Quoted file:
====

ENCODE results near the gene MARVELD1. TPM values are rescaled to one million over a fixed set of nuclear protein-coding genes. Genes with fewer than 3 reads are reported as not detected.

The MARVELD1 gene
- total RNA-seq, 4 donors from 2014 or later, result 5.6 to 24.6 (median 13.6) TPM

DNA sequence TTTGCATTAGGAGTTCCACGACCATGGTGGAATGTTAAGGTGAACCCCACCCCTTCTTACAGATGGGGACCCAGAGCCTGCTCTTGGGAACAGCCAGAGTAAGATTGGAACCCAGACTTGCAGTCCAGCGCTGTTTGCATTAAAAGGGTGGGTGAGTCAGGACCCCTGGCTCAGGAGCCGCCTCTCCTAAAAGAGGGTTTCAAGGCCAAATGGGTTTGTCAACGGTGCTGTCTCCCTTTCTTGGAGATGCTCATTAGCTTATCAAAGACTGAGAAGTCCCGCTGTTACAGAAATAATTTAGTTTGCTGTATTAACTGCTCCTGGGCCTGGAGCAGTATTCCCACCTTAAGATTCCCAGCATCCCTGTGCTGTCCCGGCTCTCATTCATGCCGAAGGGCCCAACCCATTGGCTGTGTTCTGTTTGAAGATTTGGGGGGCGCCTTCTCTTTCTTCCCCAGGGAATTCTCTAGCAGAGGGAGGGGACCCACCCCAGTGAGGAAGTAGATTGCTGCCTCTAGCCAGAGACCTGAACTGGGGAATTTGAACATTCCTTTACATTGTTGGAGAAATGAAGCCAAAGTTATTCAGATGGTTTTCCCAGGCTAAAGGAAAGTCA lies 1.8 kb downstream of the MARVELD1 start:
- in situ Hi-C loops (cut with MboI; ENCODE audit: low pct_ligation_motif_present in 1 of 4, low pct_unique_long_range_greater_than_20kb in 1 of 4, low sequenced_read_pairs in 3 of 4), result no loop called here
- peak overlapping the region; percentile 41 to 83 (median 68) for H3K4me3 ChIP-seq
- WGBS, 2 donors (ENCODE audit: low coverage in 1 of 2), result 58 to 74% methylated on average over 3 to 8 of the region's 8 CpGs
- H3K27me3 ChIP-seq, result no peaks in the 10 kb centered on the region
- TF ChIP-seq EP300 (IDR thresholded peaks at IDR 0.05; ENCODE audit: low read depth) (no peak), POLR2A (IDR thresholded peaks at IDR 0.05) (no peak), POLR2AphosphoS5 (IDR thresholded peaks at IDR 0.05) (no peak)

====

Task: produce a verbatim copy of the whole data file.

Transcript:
ENCODE results near the gene MARVELD1. TPM values are rescaled to one million over a fixed set of nuclear protein-coding genes. Genes with fewer than 3 reads are reported as not detected.

The MARVELD1 gene
- total RNA-seq, 4 donors from 2014 or later, result 5.6 to 24.6 (median 13.6) TPM

DNA sequence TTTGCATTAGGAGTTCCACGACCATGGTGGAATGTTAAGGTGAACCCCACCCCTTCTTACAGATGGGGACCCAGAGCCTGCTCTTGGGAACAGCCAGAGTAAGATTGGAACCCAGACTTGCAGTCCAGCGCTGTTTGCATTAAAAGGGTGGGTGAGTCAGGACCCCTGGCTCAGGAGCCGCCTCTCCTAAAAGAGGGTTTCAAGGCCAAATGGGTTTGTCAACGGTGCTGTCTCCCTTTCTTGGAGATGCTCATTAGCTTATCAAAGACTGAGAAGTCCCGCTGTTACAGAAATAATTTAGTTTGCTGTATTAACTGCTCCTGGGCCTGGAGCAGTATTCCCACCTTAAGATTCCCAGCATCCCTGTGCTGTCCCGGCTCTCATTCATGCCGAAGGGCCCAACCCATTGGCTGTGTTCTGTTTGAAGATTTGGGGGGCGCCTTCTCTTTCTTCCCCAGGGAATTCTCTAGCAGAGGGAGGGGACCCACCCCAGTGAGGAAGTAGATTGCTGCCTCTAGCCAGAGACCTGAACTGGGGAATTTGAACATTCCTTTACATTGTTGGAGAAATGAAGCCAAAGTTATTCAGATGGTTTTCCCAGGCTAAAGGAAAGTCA lies 1.8 kb downstream of the MARVELD1 start:
- in situ Hi-C loops (cut with MboI; ENCODE audit: low pct_ligation_motif_present in 1 of 4, low pct_unique_long_range_greater_than_20kb in 1 of 4, low sequenced_read_pairs in 3 of 4), result no loop called here
- peak overlapping the region; percentile 41 to 83 (median 68) for H3K4me3 ChIP-seq
- WGBS, 2 donors (ENCODE audit: low coverage in 1 of 2), result 58 to 74% methylated on average over 3 to 8 of the region's 8 CpGs
- H3K27me3 ChIP-seq, result no peaks in the 10 kb centered on the region
- TF ChIP-seq EP300 (IDR thresholded peaks at IDR 0.05; ENCODE audit: low read depth) (no peak), POLR2A (IDR thresholded peaks at IDR 0.05) (no peak), POLR2AphosphoS5 (IDR thresholded peaks at IDR 0.05) (no peak)